Meet the heroes of British comic strip history at The Cartoon Museum

What?: We’d been meaning to check out the Little Russell Street home of The Cartoon Museum for months, possibly years, with no success, so when it reopened in a larger Fitzrovia location back in July promising a wider appeal and more immersive experience it was the kick up the arse we needed to get ourselves down there.

Aesthetically this place is incredible, and while it might not look like much from the street since the museum is laid out across the basement level, the moment you’ve been spat out by the world’s slowest lift onto floor LG you’re immediately hit in the face by the amazing primary-hued entrance hall where a pair of faceless, fish-and-chip scoffing Dandy characters stand poised for your posing pleasure. This jolly couple sets the tone for the rest of the space, which comes complete with comedy wall cracks, floor splats and bright yellow pipes snaking light-heartedly across the huge ceiling.

Here we were very warmly greeted by two of the silly-lovely staff, who directed us to the baby changing and showed me where I could leave the buggy without me even having to ask. The brilliant museum shop with its piles of specialist books and cool and quirky gifts for cartoon fans both young and old can also be found in the main entrance area.

The ticketed part of the museum, meanwhile, is split into two areas – each containing a temporary exhibition that at the time of visiting consisted of “The Cartoon Museum – Drawing Life” and “Comic Creators, the Famous and the Forgotten”. I’m not a comic reader per se but I found both exhibitions quite interesting and really nicely displayed. Sadly the same couldn’t really be said for Babu, who loved the Dennis the Menace and Rupert cardboard cutouts but didn’t want to know about the hundreds of smaller, framed cartoons that filled the walls – but then in fairness the meaning of a cartoon is probably somewhat lost when you can’t actually read.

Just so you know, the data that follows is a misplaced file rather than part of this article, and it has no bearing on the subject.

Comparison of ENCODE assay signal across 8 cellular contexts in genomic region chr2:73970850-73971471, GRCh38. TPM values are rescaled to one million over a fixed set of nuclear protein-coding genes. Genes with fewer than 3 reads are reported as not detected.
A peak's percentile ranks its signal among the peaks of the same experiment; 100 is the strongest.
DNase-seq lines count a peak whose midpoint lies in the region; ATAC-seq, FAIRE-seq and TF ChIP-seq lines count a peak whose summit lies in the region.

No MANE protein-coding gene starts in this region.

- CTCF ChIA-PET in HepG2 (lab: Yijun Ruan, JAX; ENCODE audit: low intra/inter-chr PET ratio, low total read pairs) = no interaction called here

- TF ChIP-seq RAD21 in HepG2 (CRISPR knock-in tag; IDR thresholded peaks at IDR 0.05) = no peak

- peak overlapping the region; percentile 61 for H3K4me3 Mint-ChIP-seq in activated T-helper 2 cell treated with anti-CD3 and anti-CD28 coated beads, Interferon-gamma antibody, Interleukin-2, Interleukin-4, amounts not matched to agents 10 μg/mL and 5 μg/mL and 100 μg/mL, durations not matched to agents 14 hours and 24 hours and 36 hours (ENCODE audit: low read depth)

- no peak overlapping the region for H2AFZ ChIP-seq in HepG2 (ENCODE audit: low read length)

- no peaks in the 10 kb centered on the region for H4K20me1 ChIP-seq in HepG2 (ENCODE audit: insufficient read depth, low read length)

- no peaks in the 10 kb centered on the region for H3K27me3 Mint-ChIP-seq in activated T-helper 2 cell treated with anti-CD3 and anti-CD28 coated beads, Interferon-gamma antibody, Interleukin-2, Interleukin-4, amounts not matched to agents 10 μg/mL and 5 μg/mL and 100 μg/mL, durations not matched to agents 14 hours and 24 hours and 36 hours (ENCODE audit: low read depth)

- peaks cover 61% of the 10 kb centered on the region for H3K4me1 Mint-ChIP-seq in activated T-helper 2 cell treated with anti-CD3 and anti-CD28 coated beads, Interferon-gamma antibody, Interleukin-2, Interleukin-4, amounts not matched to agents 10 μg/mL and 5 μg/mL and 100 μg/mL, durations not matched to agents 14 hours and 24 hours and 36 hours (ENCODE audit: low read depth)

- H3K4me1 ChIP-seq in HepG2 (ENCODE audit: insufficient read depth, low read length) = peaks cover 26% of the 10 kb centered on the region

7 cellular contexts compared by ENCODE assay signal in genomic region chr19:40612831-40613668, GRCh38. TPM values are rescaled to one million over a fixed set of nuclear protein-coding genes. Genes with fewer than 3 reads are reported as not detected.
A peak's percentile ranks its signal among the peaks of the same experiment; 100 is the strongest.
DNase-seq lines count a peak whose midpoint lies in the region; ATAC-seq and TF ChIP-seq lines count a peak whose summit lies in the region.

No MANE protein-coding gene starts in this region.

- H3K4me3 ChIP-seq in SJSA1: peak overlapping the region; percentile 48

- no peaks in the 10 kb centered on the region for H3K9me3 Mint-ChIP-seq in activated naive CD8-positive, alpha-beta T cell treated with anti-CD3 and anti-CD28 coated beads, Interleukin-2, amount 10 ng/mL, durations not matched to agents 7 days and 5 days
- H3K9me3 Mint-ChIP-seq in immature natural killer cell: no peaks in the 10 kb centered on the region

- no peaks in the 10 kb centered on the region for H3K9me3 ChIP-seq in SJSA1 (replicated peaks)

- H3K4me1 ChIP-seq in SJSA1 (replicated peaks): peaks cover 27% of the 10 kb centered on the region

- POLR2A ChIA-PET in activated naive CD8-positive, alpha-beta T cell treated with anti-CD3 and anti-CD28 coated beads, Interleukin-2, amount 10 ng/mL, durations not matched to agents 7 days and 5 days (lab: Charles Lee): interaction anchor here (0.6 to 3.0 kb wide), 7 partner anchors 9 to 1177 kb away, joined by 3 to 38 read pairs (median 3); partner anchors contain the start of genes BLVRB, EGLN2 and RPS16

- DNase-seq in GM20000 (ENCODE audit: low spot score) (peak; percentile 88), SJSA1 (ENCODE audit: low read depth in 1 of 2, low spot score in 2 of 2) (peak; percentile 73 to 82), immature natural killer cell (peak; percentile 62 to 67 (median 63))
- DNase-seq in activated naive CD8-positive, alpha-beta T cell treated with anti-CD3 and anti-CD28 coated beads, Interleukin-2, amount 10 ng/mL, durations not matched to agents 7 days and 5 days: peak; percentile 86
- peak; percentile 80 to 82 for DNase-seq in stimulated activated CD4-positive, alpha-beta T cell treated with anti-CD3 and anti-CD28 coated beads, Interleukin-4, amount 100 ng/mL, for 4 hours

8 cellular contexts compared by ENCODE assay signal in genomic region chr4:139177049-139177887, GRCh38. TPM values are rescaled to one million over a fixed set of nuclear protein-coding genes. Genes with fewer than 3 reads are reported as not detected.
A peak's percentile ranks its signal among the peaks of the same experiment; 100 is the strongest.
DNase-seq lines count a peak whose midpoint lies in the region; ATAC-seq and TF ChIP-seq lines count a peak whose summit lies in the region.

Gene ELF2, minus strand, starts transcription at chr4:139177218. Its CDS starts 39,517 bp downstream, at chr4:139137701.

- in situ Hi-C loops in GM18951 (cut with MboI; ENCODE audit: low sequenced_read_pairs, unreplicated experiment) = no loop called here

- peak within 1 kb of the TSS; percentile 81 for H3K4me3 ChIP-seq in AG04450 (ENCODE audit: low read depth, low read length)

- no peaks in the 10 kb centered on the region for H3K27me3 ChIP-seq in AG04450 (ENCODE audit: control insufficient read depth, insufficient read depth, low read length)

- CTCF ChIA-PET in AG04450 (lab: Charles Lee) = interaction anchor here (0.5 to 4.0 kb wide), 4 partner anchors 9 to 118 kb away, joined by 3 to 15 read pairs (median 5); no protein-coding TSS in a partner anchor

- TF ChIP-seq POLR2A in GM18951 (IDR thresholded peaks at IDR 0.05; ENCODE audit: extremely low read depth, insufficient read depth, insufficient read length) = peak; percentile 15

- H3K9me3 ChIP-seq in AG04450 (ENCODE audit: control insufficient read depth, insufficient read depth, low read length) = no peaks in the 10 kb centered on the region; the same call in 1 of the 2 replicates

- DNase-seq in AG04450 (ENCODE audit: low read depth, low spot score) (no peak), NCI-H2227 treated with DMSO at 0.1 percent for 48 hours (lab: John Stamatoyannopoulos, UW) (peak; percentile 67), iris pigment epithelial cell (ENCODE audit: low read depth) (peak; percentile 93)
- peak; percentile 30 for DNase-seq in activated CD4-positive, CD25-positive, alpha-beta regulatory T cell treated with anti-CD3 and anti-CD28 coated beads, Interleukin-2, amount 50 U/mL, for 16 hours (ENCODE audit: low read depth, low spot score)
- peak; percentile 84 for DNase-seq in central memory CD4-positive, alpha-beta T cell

Thankfully we were saved by a little side room filled with cartoon tablecloth-clad tables where you could create your own comic strip with the aid of a worksheet and a big box of pens. I’d probably say this and the entrance space were the highlights of our visit, but don’t let that discourage you: there’s at lease one brand new exhibition set to open in January and I’m really hopeful that they fulfil their promise to be “much more immersive and relevant and attract new audiences”, and create something that appeals to young children. And if not you can always pop down and check out the shop and take a photo with the faceless seaside people… maybe use the nice toilets.

Where and When?: The Cartoon Museum can be found at 63 Wells Street, W1A 3AE, and is a five-minute walk from Oxford Circus Underground.

Best Bits: The entrance hall is so cool.

Worst Bits: I know we expect everything to be immersive now, but immersive stuff is just so much easier to get kids interested in, so it would be great if they went there with their next exhibition.

Facilities: Step-free access, baby changing, space to leave a buggy in reception, gift/book shop.

Cost: £8.50 per adult, free for under-18s

Would We Come Back?: Definitely. I’m excited to see what’s next.

Babu poses with the cardboard cutouts (because she was a bit too small to poke her head through the hole) at The Cartoon Museum, Fitzrovia.